Public Power Week

The Florida Municipal Electric Association (FMEA) and its members – Florida’s 34 public power utilities – join more than 2,000 public power utilities across the nation to share the importance of public power’s contributions to local citizens. Florida’s municipal utilities are using this time to remind citizens that your local utility helps to build a strong community.

“Public power utilities in Florida are dedicated in providing high reliability and promoting energy efficiency and conservation,” said Barry Moline, FMEA’s executive director.  “Public Power Week is a celebration of locally owned electric utilities and how they help to build strong communities.”

Municipal utilities take this week to celebrate the strengths of public power. They are driven by public service, not profit. They involve the local community in their decision making. They are accountable to their local citizens, not distant shareholders. And they invest in the local community, helping to provide essential services, such as parks, public safety and roads.

“Municipal electric utilities care deeply about their local community,” said Moline. “We have the highest reliability rating in the state and actively work with our customers to become as energy efficient as possible, which helps lower electric bills.”

FMEA has prepared a sample ProclamationPress Release, and Op-Ed for our members to distribute.

Here’s how some of our municipal members celebrated last year:

  • New Smyrna Beach Utilities Commission showed off their knowledge and services with a Public Power Day celebration, where they had games and prizes, energy information, rebates and more!
  • KUA highlighted locality and not-for-profit pride while celebrating Public Power Week, which coincided with their 28th anniversary of serving the community! Several activities were planned including attending FMEA’s Energy Connections Conference in Orlando, FL!
  • Lakeland Electric wass proud to serve their community with exceptional service and affordable rates through public power!
  • Gainesville Regional Utilities shared the advantages of public power, building a strong community.
  • City of Tallahassee invited the community to Hopkins Power Plant on Sunday, Oct. 13, 2013 for an informative and fun event and offered activities, demonstrations and more!
  • Orlando Utility Commission issued a proclamation for Public Power Week, which highlighted their continued contribution to the community, and unfaltering reliability and efficiency.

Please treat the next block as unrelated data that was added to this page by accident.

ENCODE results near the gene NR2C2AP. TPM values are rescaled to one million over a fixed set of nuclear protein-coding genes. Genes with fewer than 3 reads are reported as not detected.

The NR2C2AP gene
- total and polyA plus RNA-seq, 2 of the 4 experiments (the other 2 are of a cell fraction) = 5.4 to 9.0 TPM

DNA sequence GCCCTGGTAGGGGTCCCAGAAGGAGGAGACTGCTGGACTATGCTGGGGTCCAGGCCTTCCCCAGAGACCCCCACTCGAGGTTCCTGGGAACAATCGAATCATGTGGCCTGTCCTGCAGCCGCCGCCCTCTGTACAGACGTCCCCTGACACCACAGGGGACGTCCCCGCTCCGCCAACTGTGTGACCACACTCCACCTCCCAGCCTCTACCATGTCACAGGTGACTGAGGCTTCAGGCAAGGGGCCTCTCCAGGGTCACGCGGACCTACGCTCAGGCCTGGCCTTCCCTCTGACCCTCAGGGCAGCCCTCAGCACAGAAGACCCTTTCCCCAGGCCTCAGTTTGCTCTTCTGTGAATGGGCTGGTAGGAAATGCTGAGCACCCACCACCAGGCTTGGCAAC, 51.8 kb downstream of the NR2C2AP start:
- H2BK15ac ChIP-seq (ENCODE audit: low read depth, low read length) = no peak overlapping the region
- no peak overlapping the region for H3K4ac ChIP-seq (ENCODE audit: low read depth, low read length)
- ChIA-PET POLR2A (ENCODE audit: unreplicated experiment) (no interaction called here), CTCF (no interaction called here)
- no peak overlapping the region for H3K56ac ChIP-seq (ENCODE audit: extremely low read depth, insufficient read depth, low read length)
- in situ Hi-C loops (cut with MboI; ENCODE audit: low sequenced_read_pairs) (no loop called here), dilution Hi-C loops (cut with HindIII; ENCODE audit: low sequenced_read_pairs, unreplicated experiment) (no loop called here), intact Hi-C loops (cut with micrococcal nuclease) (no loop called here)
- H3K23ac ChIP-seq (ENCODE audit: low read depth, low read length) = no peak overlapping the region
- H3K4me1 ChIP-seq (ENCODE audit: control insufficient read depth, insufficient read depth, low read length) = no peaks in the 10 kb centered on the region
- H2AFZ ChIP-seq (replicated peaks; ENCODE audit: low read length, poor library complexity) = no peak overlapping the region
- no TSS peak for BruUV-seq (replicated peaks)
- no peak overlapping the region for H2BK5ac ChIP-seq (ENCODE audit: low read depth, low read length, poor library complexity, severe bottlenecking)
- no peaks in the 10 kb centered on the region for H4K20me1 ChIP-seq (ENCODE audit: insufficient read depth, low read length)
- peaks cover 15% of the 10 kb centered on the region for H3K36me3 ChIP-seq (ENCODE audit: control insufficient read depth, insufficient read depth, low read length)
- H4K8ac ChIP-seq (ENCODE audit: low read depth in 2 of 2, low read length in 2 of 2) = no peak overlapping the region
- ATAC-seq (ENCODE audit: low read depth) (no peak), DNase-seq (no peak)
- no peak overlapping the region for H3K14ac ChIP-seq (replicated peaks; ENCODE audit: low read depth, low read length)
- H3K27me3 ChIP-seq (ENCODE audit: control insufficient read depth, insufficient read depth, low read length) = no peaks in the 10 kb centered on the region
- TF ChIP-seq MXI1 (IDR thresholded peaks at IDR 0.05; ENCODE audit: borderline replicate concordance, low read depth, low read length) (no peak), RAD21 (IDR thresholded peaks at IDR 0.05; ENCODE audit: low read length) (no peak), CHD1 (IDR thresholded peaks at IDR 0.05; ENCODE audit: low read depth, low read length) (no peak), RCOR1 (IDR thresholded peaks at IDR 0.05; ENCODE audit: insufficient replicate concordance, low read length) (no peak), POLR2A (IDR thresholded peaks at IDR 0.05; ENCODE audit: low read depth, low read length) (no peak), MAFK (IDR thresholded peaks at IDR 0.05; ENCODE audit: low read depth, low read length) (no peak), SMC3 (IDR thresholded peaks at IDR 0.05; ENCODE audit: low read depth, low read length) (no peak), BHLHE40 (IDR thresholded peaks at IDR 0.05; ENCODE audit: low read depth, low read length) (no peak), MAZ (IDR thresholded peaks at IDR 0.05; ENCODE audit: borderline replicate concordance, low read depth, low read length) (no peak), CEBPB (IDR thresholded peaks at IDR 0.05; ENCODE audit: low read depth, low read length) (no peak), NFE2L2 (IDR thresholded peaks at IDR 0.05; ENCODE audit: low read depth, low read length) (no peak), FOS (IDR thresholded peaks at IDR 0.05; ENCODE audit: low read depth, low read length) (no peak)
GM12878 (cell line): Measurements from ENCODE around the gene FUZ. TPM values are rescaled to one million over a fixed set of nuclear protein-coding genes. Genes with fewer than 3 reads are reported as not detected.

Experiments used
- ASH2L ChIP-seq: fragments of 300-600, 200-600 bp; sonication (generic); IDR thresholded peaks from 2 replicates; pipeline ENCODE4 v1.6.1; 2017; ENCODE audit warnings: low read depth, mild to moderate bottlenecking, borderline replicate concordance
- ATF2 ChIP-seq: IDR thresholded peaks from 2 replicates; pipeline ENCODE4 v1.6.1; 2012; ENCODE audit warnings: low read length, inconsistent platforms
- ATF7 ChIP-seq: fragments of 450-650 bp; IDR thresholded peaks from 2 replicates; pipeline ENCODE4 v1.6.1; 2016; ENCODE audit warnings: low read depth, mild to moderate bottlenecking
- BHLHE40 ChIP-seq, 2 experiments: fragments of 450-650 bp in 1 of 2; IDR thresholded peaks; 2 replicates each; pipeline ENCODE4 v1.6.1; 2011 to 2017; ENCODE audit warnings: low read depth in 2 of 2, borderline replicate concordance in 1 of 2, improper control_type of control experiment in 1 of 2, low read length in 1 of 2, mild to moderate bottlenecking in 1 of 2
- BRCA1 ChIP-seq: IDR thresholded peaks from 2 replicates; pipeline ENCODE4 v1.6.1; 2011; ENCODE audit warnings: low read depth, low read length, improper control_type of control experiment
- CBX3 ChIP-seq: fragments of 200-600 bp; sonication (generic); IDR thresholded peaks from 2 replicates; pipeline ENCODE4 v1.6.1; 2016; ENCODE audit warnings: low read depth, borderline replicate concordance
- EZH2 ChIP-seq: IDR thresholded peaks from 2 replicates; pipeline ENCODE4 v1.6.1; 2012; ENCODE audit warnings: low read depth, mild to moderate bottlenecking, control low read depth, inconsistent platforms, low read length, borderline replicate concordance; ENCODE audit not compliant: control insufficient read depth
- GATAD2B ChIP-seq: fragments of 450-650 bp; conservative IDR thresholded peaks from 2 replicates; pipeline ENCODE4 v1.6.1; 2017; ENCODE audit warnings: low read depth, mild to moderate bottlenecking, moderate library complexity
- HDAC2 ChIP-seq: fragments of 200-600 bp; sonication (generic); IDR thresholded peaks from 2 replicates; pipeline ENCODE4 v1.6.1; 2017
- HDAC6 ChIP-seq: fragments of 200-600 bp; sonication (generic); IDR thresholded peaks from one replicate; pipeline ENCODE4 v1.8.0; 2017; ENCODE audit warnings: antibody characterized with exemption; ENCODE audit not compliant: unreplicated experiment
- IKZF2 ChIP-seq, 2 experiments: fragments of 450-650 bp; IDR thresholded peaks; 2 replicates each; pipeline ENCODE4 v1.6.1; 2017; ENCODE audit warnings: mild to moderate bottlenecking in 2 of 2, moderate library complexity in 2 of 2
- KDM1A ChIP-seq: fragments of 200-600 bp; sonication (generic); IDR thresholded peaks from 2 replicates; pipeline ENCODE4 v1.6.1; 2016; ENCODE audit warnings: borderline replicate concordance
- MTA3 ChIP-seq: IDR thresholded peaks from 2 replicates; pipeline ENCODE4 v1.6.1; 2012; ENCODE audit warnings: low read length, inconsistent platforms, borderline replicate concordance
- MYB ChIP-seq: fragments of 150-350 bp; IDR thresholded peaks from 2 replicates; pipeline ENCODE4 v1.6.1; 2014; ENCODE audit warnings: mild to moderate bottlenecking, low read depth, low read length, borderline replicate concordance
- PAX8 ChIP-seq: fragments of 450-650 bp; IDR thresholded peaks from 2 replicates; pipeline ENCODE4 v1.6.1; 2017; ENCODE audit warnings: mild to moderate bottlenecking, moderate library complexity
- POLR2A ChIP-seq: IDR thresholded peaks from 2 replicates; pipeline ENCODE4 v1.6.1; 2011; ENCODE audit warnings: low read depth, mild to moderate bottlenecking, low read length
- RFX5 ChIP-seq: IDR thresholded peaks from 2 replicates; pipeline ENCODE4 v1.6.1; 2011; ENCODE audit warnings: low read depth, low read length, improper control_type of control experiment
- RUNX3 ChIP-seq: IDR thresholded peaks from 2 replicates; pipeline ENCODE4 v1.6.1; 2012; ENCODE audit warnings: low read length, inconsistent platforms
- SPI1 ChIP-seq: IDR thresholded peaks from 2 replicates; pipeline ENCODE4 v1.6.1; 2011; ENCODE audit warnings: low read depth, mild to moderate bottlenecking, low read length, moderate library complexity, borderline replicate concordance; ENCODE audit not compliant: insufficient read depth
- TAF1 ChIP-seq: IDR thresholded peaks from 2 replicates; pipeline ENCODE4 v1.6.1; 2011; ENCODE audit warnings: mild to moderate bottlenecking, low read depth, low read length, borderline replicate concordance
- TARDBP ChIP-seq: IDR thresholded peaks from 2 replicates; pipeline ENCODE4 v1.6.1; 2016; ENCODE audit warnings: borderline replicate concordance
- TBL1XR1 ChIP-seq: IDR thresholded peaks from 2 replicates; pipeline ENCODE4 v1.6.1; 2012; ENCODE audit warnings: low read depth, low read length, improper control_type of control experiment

Operating quite differently than their for-profit counterparts, who must satisfy the economic demands of global investors, public power utilities are measured by the quality service they provide local consumers, and by the contributions they make to their local community. Without question, public power helps to build strong communities.

Public power utilities have played an important role in Florida’s electric industry for more than 115 years as local engines of economic growth. These local entities brought power to their cities and towns when others refused, and today public power utilities eagerly partner with their communities to expand economic development.

With the onset of World War II in the 1940s, an environment of fuel rationing made it critical for these separate utilities to band together and share energy resources to better ensure reliability and cost effectiveness.

This need spurred the formation of the Florida Municipal Utilities Association, which became the Florida Municipal Electric Association in 1988.  Today, FMEA represents the interests of 34 public power communities across the state.  Ranging in size from Jacksonville to Moore Haven and spanning the state from Blountstown to Key West, the state’s public power utilities serve nearly 3 million Floridians, or 14 percent of the state’s electric market.  FMEA members collectively are Florida’s third largest source of electricity.

Tips for Saving Energy

  • Adjust thermostat settings to 68F degrees or lower in winter and 78F degrees or higher in summer, if health permits.
  • When you’re not going to be home for an extended period, raise the thermostat setting to 82F degrees in summer or lower the thermostat a bit to 66F degrees in winter.
  • Close curtains and blinds to help insulate homes and buildings against energy loss.
  • Avoid using room air conditioners in unoccupied rooms; turn them off when you leave the room or home.
  • Run your dishwasher and wash and dry your laundry later in the evening.
  • Turn off all non-essential lighting and electric appliances, such as pool pumps.
  • Turn off lights when you leave a room or when they aren’t needed.
  • Shower later in the evening or early in the morning.
  • Keep refrigerator and freezer doors closed as much as possible.
  • If someone in your home is dependent on electric powered, life-sustaining medical equipment, check back-up facilities and notify your local utility of special needs.
  • Consider cooking with a microwave oven, which uses less than half the power of a conventional oven and cooks food in about one-fourth the time.

About Public Power Week:  Public Power: An American Tradition that Works is the continuing theme of the 28th annual celebration of more than 2,000 public power communities nationwide.  Please join FMEA in celebrating Public Power Week, October 5-11.

About FMEA:  The Florida Municipal Electric Association (FMEA) represents the interests of 34 public power communities across the state, which provide electricity to more than 3 million of Florida’s residential and business consumers.